Tom Hanks' COVID-19 diagnosis likely shaped behaviors, thoughts toward virus

February 05, 2021

UNIVERSITY PARK, Pa.-- When actor Tom Hanks announced his COVID-19 diagnosis on March 11, 2020, many Americans were still learning about the virus and its severity. According to new research, Hanks' announcement may have affected how some people understood the virus and their behavior toward its prevention.

The day after Hanks posted the news on social media, Jessica Gall Myrick, an associate professor in the Donald P. Bellisario College of Communications at Penn State, and Jessica Fitts Willoughby, associate professor at Washington State University, surveyed 682 people about their attitudes and behaviors toward COVID-19.

Just under 90% of the people surveyed had heard about Hanks' social media posts saying he contracted the virus, and approximately half of that group reported it changed their attitudes and behaviors. The results were published in the journal Health Communication.

"There is a growing body of research about how celebrity behavior and social media posts can affect public health," Myrick said. "This research was different in that we were able to launch our study really fast and collect survey data within a day of Hanks posting about his diagnosis."

According to the study, the people who had heard the news reported Hanks' diagnosis "highlighted the reality of COVID-19" and broadened their understanding of not only the severity of the situation, but also their susceptibility to the illness.

Nearly half of the participants who had heard the news when surveyed reported a range of emotional responses, according to the study. Responses included "surprise, fear, anger, sadness and hope." The respondents who reported making changes said Hanks' disclosure inspired them to seek more information and/or take stricter precautions.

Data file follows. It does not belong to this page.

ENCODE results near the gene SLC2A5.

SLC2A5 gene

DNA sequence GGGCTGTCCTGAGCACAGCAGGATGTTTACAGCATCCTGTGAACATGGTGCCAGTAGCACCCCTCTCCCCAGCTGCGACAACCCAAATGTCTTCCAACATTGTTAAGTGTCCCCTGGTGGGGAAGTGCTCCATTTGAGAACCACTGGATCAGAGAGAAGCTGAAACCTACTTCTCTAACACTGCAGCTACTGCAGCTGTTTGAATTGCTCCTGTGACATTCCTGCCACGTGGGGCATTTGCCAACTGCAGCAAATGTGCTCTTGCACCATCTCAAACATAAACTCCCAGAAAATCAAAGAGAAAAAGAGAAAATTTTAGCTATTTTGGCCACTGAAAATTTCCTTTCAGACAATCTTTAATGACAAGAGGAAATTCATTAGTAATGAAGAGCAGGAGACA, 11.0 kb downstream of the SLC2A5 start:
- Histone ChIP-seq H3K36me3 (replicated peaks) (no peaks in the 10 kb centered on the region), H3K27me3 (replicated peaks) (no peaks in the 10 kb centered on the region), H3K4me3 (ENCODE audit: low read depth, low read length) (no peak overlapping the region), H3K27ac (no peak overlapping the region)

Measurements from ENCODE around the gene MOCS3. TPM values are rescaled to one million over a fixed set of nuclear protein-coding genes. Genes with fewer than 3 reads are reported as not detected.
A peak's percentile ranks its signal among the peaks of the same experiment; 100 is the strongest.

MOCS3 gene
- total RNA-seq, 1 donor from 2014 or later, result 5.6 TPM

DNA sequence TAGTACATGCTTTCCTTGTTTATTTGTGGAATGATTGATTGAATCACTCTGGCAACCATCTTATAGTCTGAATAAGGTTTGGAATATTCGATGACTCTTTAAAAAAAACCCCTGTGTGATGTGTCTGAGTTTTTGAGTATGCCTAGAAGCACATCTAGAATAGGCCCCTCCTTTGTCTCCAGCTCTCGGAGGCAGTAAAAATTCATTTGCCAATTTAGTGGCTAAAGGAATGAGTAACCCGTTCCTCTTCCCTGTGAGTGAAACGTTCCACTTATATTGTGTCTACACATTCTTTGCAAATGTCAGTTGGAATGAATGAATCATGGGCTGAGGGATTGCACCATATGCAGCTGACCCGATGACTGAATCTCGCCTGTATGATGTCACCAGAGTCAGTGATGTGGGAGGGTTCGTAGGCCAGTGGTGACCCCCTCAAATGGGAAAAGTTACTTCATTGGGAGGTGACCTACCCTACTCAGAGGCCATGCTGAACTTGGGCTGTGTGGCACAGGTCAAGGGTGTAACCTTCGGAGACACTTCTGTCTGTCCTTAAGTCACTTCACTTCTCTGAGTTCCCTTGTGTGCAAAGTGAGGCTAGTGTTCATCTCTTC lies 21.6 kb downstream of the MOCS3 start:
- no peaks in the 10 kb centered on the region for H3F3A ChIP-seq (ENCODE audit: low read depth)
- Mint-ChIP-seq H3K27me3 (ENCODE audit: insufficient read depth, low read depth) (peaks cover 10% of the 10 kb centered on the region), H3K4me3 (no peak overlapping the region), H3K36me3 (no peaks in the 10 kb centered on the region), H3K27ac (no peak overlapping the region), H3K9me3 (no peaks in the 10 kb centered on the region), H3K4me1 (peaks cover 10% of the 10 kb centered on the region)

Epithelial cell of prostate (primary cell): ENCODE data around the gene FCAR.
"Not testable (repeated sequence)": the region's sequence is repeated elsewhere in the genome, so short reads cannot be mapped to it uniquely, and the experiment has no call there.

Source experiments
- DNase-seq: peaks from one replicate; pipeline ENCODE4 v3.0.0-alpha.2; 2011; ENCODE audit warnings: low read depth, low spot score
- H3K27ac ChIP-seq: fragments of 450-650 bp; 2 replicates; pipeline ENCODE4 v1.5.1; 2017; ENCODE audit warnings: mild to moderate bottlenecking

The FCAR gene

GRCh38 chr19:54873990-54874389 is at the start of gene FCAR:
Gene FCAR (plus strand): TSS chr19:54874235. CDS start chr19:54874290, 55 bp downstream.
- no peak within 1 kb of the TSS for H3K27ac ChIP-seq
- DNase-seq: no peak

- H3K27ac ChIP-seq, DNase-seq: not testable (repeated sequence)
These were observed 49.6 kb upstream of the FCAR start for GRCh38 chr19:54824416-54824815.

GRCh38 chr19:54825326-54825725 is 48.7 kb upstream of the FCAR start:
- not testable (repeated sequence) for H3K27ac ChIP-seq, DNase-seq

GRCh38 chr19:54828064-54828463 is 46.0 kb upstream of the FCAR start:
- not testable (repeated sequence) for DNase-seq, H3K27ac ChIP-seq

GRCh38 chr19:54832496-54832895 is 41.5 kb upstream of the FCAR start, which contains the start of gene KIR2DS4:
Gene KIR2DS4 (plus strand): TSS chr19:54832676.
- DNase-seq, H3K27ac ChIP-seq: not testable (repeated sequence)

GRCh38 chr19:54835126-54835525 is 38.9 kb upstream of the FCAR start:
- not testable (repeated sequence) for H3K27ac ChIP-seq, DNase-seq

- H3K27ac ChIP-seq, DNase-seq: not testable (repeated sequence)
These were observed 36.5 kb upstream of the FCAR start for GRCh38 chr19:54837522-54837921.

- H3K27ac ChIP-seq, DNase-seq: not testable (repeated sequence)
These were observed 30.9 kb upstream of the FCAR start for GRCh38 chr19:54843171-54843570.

"Celebrities can have a huge reach, often more so than typical scientists or doctors or the health department," Myrick said. "If they are encouraging positive health behavior change, then it can serve as a de facto public health intervention."

The half of respondents who heard the news and said Hanks' diagnosis did not change their thoughts or behaviors reported thinking the actor would recover from the illness. They also noted they were already aware of COVID-19 and its effects and did not think Hanks' announcement changed their outlook or intentions regarding the virus.

The researchers conducted a statistical analysis to see if and what characteristics could predict whether people's attitudes and behaviors changed after learning Hanks' diagnosis. The results indicated that people who identified with Hanks or said they knew him were more likely to change their thoughts or COVID-related behaviors due to the announcement.

"People who said they typically trust celebrities, friends, family, or Donald Trump for health information were more likely to say that Hanks' announcement led to positive behavior change," Myrick said. "This suggests that public health officials and advocates may want to use these types of celebrity announcements to help reach people who may be harder to reach. They don't rely as much on news or on scientists for health information."

Because the study was launched so quickly -- the day after the announcement -- the researchers were able to talk to some people who had not yet heard the news. Nearly 4% of respondents reported not hearing the news about Hanks' diagnosis. The researchers showed half of these participants the Facebook post where Hanks announced his COVID-19 diagnosis and the other half a non-COVID Hanks post.

The researchers found one notable difference among these groups. Those who read the COVID-19 post said they felt less capable of avoiding the virus compared to the group who read the non-COVID-related Facebook post. It could be that learning of Hanks' diagnosis, despite his wealth and resources, resulted in people thinking that if Hanks could not avoid COVID-19 then they may not be able to, either, said the researchers.

Myrick is affiliated with the Science Communication Program, a program in the Bellisario College that supports research in the science of science communication. Willoughby is an associate professor at the Edward R. Murrow College of Communication at Washington State, where she is a member of the strategic communications department.
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Penn State

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